Regarding patients’ abilities, the occupational therapist assesses ADLs in the context in which they are to be performed to determine what components are needed to perform them and to compare them with the skills preserved by patients after sustaining a brain injury. This enables the creationof a personalized treatment plan that can be aimedat remediation and compensation ofimprovabledeficits, as well as the development of appropriate patient management guidelines.
From a sensorimotor perspective, this analysis includes the adequate postural set to perform an everyday activity, as well as the organization of the cognitive components of said activity, and the contextual factors that may influence its performance.
The use of activities in occupational therapy differs from the use of activities by other professionals:
- Occupational therapy has a two-fold objective. On the one hand, the appropriate design of an activity according to the patient’s perspective,age, gender, environment, and interests. On the other hand, the improvement of deficits exhibited by the subjectby stimulating their recovery.
- The occupational therapist is able to adapt the selected and contextual aspects of the activity. Thus, material adaptation, presentation format, size, weight, texture,order, guidelines and procedures to design the activity are basic featuresofoccupational therapy intervention.
- The occupational therapist acts as a facilitator to carry out the task. This can be done in multiple ways: by properly positioning the patient before starting, stretching specific muscle groupsrequired for active task performance, using relevant visual and verbal stimuli, directing movements, using orthoticor prosthetic devices, etc. These stimuli are adjusted in difficulty over time until the patient can successfully cope with task demandswithout assistance. Similarly, the occupational therapist plays a key role in the early stages of patient education to prevent the development of compensatory strategies that could lead to unintended secondary deficits
- The procedure of selectingactivities is unique for each patient, hence the occupational therapist treatsthe person with ABI as unique and different from any other patient with the same pathology.
Purposes of therapeutic occupation
Therapeutic occupation is used with two purposes:
- Occupation-as-endis purposeful by definition. The purposeful nature of occupation-as-end is reflected by its ability to organize a person’s behavior, day, and life. Occupation-as-end is not only purposeful but alsomeaningful. The performance of activities or tasks carried out by a person is related to the importance that this person places on them.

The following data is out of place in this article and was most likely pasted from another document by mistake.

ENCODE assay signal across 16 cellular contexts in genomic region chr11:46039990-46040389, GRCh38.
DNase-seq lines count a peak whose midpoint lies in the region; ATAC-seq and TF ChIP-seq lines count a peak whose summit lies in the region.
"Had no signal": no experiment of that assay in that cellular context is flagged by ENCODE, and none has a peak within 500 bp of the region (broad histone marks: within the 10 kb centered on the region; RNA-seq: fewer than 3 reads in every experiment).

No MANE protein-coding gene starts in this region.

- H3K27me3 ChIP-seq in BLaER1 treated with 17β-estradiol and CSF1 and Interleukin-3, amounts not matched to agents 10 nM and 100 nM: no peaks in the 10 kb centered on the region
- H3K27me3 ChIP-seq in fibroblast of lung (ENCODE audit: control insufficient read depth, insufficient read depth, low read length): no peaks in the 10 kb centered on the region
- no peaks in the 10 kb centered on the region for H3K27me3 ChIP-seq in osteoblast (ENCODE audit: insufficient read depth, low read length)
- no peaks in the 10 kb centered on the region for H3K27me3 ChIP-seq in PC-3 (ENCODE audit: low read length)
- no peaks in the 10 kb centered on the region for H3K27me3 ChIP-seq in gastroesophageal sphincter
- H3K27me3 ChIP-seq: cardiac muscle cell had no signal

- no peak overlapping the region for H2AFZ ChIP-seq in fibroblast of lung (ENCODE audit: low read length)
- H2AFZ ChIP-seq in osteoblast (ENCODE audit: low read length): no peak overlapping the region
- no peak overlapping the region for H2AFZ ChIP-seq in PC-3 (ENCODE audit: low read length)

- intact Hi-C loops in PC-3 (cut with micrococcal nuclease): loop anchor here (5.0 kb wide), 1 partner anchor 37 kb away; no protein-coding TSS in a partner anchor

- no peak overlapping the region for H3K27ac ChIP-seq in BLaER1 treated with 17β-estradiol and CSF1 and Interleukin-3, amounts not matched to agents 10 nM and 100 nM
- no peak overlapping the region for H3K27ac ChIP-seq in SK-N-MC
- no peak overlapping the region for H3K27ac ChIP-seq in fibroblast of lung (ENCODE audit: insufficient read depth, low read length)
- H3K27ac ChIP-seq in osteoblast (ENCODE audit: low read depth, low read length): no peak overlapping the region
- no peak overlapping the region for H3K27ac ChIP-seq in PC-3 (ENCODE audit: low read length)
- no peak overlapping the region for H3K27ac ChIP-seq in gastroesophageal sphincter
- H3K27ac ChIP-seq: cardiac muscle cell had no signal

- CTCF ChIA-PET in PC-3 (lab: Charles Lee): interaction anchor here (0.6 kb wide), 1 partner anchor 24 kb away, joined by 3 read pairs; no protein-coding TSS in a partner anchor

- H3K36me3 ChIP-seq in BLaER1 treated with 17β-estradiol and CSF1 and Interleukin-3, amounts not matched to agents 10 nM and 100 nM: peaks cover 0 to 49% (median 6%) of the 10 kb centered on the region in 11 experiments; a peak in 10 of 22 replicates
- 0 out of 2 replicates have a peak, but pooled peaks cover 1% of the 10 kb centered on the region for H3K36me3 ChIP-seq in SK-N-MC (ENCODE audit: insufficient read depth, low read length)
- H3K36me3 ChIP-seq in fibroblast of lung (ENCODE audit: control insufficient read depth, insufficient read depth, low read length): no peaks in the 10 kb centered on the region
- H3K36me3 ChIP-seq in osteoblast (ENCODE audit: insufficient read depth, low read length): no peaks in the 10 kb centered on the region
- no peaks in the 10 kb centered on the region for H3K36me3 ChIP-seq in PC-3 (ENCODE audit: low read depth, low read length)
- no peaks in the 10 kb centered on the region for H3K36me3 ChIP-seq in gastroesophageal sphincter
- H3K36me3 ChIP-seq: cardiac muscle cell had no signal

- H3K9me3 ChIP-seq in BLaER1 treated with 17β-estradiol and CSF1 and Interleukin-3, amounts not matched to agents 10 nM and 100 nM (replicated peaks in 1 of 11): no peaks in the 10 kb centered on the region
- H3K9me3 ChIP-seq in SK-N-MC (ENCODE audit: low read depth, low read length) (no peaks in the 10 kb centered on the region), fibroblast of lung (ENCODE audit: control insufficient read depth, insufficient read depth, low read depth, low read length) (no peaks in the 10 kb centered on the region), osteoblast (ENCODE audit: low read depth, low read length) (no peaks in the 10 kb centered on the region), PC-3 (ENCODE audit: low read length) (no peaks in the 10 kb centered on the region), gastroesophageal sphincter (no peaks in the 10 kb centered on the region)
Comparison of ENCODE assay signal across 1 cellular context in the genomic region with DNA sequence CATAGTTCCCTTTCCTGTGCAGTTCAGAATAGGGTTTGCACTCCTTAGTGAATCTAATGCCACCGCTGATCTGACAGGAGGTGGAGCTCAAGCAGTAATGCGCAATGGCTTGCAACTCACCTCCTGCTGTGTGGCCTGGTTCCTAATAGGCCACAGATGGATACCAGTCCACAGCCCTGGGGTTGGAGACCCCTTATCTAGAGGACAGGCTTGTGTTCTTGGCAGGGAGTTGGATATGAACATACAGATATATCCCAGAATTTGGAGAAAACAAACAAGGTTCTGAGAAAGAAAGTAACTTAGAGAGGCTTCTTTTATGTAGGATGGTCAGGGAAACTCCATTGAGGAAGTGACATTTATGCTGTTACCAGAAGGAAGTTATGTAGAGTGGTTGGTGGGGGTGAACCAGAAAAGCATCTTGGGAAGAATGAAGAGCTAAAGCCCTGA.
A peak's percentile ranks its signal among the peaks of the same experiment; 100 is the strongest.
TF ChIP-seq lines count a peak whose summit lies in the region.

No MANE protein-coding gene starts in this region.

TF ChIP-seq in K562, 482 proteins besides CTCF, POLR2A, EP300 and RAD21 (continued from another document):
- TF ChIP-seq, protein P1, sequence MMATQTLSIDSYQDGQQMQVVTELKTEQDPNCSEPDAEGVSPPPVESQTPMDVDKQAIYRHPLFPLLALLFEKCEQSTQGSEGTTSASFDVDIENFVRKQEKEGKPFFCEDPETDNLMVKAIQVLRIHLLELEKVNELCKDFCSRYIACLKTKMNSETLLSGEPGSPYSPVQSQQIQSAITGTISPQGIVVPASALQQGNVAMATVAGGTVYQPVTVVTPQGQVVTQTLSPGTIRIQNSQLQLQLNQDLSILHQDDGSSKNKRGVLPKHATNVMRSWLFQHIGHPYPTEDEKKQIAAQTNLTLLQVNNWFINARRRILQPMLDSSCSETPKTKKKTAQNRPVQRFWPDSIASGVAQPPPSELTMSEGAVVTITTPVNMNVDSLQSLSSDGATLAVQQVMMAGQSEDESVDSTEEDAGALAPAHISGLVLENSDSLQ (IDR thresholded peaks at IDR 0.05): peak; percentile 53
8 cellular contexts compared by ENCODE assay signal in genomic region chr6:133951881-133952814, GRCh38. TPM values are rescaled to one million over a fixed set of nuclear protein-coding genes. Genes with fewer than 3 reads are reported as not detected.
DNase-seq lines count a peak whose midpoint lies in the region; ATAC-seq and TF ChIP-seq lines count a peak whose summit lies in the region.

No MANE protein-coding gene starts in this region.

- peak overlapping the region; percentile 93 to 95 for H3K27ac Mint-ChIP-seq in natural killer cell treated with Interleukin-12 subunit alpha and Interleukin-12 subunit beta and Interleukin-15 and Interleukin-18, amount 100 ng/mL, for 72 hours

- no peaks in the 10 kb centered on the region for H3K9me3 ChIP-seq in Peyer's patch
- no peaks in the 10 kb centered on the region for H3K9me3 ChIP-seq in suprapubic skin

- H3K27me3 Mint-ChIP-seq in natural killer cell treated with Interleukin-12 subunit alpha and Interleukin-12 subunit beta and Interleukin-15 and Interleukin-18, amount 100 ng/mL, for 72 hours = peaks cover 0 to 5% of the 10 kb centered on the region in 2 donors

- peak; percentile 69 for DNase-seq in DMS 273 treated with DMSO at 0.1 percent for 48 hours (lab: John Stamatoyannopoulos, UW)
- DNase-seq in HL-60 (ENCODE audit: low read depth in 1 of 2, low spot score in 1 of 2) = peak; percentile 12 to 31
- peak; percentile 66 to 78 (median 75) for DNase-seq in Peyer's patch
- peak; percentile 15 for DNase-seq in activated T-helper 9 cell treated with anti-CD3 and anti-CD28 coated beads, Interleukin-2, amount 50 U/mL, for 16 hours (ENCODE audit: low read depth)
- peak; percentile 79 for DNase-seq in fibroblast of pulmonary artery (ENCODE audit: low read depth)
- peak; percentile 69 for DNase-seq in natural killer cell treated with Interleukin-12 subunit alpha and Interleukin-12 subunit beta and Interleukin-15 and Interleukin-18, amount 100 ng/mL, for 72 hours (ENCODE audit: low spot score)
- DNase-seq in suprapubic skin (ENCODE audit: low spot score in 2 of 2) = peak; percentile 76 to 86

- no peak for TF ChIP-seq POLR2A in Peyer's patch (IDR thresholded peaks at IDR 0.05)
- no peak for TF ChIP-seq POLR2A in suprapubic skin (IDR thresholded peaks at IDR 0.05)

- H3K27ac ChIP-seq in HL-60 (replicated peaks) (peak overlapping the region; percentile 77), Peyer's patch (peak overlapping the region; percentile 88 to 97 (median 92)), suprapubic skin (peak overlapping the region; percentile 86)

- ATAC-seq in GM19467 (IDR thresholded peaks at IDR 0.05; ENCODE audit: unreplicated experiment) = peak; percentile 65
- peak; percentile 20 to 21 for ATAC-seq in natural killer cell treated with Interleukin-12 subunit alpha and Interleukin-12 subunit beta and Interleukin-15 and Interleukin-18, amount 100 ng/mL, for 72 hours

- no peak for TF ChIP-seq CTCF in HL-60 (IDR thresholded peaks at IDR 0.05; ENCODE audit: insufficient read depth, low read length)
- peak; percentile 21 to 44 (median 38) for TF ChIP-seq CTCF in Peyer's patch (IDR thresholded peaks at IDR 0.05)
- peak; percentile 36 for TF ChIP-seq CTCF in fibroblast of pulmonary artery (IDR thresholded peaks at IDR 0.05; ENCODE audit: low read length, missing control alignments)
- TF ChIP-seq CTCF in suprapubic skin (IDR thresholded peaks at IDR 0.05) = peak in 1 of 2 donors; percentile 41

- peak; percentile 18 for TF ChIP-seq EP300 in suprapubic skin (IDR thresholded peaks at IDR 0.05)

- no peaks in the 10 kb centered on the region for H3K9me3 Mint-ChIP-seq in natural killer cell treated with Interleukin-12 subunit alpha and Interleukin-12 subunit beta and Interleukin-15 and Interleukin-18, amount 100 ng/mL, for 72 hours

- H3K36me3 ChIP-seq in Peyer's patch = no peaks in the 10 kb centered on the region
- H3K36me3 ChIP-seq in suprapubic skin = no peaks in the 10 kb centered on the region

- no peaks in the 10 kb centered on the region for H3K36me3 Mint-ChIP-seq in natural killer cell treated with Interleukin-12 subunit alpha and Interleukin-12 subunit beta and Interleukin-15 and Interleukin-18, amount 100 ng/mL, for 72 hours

- Occupation-as-means refers to occupation acting as the therapeutic change agent to remediate the person’s impaired abilities or capacities. Occupation in this sense is synonymous with “purposeful activity.”Purposeful activity demands particular, morecircumscribed responses than occupation-as-end.
What makes occupation-as-means therapeutic?
- The activity must have a purpose or goal that makes a challenging demand and allows for success.
- The activity must be meaningful and relevant to the person who is to change, thus motivating the will to learn and improve.
Therefore, the therapeutic aspects of occupation used as a means to change impairmentsare purposefulness and meaningfulness.
Occupation-as-means is based on the assumption that the activity itself has therapeutic properties that change organic or behavioral deficits. However, these inherent aspects cannot be easily identified in the activity analysis carried out by occupational therapists.
Whereas a meaningful occupation has purposefulness, strictly speaking, a purposeful activity may or may not be meaningful. The purpose of an activity is the goal, that is, the expected end result. The meaning is the value that accomplishment ofthat goal has for the person. Therefore, meaningfulness is individual and depends on the patient’s beliefs, preferences, context and culture, as well as their expectations in the recovery process.
In therapy, meaningfulness is developed through the personal exchange between the patient and the therapist to constructthe meaning of activities within the context of culture, life experiences and disability, by taking into account present needs.
Main goals of occupational therapy intervention in patients with acquired brain damage
Below is an overview of some of the main goals of occupational therapy intervention in patients with ABI:
Proper postural alignment